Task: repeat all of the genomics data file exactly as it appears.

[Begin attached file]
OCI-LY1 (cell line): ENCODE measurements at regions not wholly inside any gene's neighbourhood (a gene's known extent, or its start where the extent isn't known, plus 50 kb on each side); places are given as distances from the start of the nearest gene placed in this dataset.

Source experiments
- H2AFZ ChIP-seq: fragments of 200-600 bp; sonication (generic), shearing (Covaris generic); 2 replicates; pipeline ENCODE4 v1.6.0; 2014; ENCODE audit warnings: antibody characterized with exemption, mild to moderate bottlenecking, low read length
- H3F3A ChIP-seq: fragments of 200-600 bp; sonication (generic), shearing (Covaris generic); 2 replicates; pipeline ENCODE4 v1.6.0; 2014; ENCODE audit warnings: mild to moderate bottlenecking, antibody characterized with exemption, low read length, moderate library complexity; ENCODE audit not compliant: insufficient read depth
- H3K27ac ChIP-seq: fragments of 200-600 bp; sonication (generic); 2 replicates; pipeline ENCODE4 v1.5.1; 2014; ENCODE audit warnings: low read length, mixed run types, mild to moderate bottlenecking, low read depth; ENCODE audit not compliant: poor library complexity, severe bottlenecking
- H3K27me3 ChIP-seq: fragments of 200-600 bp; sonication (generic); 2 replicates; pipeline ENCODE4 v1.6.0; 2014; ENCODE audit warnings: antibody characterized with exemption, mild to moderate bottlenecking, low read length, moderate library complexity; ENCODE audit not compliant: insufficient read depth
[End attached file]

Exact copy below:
OCI-LY1 (cell line): ENCODE measurements at regions not wholly inside any gene's neighbourhood (a gene's known extent, or its start where the extent isn't known, plus 50 kb on each side); places are given as distances from the start of the nearest gene placed in this dataset.

Source experiments
- H2AFZ ChIP-seq: fragments of 200-600 bp; sonication (generic), shearing (Covaris generic); 2 replicates; pipeline ENCODE4 v1.6.0; 2014; ENCODE audit warnings: antibody characterized with exemption, mild to moderate bottlenecking, low read length
- H3F3A ChIP-seq: fragments of 200-600 bp; sonication (generic), shearing (Covaris generic); 2 replicates; pipeline ENCODE4 v1.6.0; 2014; ENCODE audit warnings: mild to moderate bottlenecking, antibody characterized with exemption, low read length, moderate library complexity; ENCODE audit not compliant: insufficient read depth
- H3K27ac ChIP-seq: fragments of 200-600 bp; sonication (generic); 2 replicates; pipeline ENCODE4 v1.5.1; 2014; ENCODE audit warnings: low read length, mixed run types, mild to moderate bottlenecking, low read depth; ENCODE audit not compliant: poor library complexity, severe bottlenecking
- H3K27me3 ChIP-seq: fragments of 200-600 bp; sonication (generic); 2 replicates; pipeline ENCODE4 v1.6.0; 2014; ENCODE audit warnings: antibody characterized with exemption, mild to moderate bottlenecking, low read length, moderate library complexity; ENCODE audit not compliant: insufficient read depth